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FEATURE STORY

Report Assesses Needs after Namibia’s 2009 Floods

November 4, 2010

STORY HIGHLIGHTS
  • In 2009, floods destroyed infrastructure, damaged homes and cut off access to health centers and schools
  • A new report assesses the damages and outlines reconstruction options to help lessen damage from future natural disasters
  • The impact of climate change is expected to exacerbate weather patterns in Namibia

WINDHOEK, November 4, 2010 -- In March 2009, torrential rains across Angola, Namibia, and Zambia caused unprecedented floods in the north-central and north-eastern regions of Namibia. The floods inflicted heavy damage to an area that is home to 60 percent of Namibia’s population, destroying critical infrastructure, washing away crops, drowning livestock, damaging homes and leading to widespread displacement.

After the initial humanitarian relief phase ended, the Government of Namibia and members of the international community including the World Bank began a Post-Disaster Needs Assessment (PDNA) to record the impact of the floods and outline medium and long-term recovery plans.

The final assessment of the floods details the extent of the damages and losses, the economic and social impacts, and losses by sector. It estimates the negative economic impact of the floods to be about one percent of Namibia’s 2009 GDP at a time when Namibia was already hard hit by the global financial crisis.

The report also finds that Namibia should strive towards more “climate resilient” investments for the recovery phase and develop a long-term risk management and reduction strategy.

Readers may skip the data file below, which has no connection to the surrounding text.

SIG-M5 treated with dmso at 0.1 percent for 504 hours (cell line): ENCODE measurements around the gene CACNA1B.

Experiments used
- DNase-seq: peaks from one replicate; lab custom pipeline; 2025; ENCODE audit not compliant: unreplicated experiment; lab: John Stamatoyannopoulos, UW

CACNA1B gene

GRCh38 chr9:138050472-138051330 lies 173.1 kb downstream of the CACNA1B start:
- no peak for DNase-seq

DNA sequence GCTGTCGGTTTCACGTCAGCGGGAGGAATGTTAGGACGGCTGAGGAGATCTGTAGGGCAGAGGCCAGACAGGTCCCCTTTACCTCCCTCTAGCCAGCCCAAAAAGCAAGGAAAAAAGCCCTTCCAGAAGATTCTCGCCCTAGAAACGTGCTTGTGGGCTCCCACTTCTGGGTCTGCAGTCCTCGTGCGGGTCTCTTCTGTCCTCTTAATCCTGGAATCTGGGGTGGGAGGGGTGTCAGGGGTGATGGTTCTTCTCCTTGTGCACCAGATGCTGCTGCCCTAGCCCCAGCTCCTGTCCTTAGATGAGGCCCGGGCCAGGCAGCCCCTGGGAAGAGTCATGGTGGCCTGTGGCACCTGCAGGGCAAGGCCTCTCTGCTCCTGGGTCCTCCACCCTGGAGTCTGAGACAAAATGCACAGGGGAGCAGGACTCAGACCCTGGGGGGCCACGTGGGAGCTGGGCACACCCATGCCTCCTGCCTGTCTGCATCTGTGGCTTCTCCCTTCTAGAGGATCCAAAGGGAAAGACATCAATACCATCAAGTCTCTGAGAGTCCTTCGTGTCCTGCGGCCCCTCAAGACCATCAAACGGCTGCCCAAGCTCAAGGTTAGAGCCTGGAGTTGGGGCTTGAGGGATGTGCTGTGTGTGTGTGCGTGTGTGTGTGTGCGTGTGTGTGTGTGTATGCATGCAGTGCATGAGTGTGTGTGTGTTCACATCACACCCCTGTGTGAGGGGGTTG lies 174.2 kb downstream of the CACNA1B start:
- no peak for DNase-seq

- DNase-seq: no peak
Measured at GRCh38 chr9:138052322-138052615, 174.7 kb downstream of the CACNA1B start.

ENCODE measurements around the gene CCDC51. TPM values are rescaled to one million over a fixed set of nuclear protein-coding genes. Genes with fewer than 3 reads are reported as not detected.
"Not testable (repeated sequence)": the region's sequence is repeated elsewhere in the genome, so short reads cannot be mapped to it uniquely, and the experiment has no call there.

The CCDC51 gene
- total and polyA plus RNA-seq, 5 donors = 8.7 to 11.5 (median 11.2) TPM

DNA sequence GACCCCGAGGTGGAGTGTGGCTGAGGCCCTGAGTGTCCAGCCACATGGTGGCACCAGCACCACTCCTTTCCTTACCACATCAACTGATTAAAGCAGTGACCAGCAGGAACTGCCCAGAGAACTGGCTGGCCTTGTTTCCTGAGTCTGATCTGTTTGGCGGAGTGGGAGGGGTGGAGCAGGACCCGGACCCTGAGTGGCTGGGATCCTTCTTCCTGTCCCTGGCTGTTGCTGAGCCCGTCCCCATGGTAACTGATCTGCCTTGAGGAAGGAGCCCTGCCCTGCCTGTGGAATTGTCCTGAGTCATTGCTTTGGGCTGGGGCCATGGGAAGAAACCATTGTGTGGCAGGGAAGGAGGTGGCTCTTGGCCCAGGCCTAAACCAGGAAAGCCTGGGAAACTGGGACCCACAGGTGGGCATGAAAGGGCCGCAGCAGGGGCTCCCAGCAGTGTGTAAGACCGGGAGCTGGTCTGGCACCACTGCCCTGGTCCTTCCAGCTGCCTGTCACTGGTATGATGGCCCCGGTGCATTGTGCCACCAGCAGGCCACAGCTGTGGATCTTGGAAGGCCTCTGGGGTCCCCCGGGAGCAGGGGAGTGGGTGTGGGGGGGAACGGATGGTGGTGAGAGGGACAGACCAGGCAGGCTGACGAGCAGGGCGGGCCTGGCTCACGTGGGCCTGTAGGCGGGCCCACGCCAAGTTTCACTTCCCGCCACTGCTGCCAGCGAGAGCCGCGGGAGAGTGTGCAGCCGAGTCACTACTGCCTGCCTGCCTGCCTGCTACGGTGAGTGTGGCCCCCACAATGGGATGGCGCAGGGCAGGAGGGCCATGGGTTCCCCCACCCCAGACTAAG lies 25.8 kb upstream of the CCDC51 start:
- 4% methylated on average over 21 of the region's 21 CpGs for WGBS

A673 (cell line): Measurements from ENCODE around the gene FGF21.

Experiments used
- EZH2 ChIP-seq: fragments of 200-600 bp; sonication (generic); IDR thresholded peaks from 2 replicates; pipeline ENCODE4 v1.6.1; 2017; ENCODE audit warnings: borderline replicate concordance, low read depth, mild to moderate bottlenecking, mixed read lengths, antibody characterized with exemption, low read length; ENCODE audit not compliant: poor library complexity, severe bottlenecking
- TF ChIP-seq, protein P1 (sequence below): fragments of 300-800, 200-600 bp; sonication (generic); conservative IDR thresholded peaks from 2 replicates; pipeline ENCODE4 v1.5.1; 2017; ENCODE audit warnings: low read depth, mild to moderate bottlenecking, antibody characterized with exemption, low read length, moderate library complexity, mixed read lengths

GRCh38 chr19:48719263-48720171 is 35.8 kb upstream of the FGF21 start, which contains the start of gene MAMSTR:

The 2009 flood was the second devastating flood in two years after a three-year span of relatively low rainfall. Heavy rain caused water levels in the Chobe, Kunene, Kavango and Zambezi rivers to rise and submerge many local roads. As a result, local access to many health facilities and schools was cut, sewage systems overflowed and electricity was disrupted.

The early recovery stage following the initial humanitarian response focused on addressing the needs of the most vulnerable populations. The report estimated costs to be around US$24 million. For reconstruction and recovery in the medium term, the estimated cost is US$130 million. Long-term reconstruction and transformation costs were estimated at $460 million. All together, the total cost for the three phases amount to an estimated US$620 million, about five percent of Namibia’s 2009 GDP.

Namibia is considered one of the countries most vulnerable to the effects of climate change in Sub-Saharan Africa. This report will help guide the government with reconstruction options for the impacted area that will help lessen the damage inflicted by future natural events such as floods and droughts.

The 135-page report has a foreword by Professor Peter J. Katjavivi, formerly director General of the Namibian National Planning Commission located in the Presidency. The international team was led by the World Bank’s Jean-Christophe Carret and Seth Vordzorgbe of the United Nations Development Programme. The entire process was facilitated by the Global Facility for Disaster Recovery and Reconstruction (GFDRR).


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